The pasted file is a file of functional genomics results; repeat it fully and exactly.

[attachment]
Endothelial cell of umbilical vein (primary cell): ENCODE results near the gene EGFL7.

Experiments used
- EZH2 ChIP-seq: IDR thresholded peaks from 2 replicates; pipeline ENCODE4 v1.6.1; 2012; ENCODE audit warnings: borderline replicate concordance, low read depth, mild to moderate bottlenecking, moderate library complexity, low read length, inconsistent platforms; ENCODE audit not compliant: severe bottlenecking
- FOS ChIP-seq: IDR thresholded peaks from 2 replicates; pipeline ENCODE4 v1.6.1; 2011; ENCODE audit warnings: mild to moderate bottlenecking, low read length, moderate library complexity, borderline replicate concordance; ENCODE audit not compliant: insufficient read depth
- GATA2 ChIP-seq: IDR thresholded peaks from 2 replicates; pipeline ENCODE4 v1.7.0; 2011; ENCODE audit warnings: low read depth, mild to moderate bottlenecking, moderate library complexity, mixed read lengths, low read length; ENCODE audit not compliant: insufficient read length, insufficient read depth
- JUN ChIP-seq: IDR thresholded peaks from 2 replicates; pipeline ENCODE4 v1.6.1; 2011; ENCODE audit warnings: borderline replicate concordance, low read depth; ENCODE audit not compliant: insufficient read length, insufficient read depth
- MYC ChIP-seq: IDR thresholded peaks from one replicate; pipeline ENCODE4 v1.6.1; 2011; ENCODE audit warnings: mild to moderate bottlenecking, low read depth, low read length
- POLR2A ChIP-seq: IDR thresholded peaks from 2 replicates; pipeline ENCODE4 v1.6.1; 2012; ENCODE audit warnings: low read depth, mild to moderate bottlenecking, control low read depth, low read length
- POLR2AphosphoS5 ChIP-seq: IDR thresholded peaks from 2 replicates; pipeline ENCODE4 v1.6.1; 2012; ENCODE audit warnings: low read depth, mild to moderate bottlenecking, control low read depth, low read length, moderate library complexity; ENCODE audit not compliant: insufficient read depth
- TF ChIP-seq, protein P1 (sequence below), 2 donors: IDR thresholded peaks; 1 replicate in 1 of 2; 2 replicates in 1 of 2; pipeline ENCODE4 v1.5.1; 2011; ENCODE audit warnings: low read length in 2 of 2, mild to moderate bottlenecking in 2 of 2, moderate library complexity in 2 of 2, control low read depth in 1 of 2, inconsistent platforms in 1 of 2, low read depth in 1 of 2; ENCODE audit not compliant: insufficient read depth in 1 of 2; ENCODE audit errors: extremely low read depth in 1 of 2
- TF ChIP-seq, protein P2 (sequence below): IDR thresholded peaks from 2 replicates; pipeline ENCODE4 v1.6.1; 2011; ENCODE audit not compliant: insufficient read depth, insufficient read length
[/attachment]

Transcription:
Endothelial cell of umbilical vein (primary cell): ENCODE results near the gene EGFL7.

Experiments used
- EZH2 ChIP-seq: IDR thresholded peaks from 2 replicates; pipeline ENCODE4 v1.6.1; 2012; ENCODE audit warnings: borderline replicate concordance, low read depth, mild to moderate bottlenecking, moderate library complexity, low read length, inconsistent platforms; ENCODE audit not compliant: severe bottlenecking
- FOS ChIP-seq: IDR thresholded peaks from 2 replicates; pipeline ENCODE4 v1.6.1; 2011; ENCODE audit warnings: mild to moderate bottlenecking, low read length, moderate library complexity, borderline replicate concordance; ENCODE audit not compliant: insufficient read depth
- GATA2 ChIP-seq: IDR thresholded peaks from 2 replicates; pipeline ENCODE4 v1.7.0; 2011; ENCODE audit warnings: low read depth, mild to moderate bottlenecking, moderate library complexity, mixed read lengths, low read length; ENCODE audit not compliant: insufficient read length, insufficient read depth
- JUN ChIP-seq: IDR thresholded peaks from 2 replicates; pipeline ENCODE4 v1.6.1; 2011; ENCODE audit warnings: borderline replicate concordance, low read depth; ENCODE audit not compliant: insufficient read length, insufficient read depth
- MYC ChIP-seq: IDR thresholded peaks from one replicate; pipeline ENCODE4 v1.6.1; 2011; ENCODE audit warnings: mild to moderate bottlenecking, low read depth, low read length
- POLR2A ChIP-seq: IDR thresholded peaks from 2 replicates; pipeline ENCODE4 v1.6.1; 2012; ENCODE audit warnings: low read depth, mild to moderate bottlenecking, control low read depth, low read length
- POLR2AphosphoS5 ChIP-seq: IDR thresholded peaks from 2 replicates; pipeline ENCODE4 v1.6.1; 2012; ENCODE audit warnings: low read depth, mild to moderate bottlenecking, control low read depth, low read length, moderate library complexity; ENCODE audit not compliant: insufficient read depth
- TF ChIP-seq, protein P1 (sequence below), 2 donors: IDR thresholded peaks; 1 replicate in 1 of 2; 2 replicates in 1 of 2; pipeline ENCODE4 v1.5.1; 2011; ENCODE audit warnings: low read length in 2 of 2, mild to moderate bottlenecking in 2 of 2, moderate library complexity in 2 of 2, control low read depth in 1 of 2, inconsistent platforms in 1 of 2, low read depth in 1 of 2; ENCODE audit not compliant: insufficient read depth in 1 of 2; ENCODE audit errors: extremely low read depth in 1 of 2
- TF ChIP-seq, protein P2 (sequence below): IDR thresholded peaks from 2 replicates; pipeline ENCODE4 v1.6.1; 2011; ENCODE audit not compliant: insufficient read depth, insufficient read length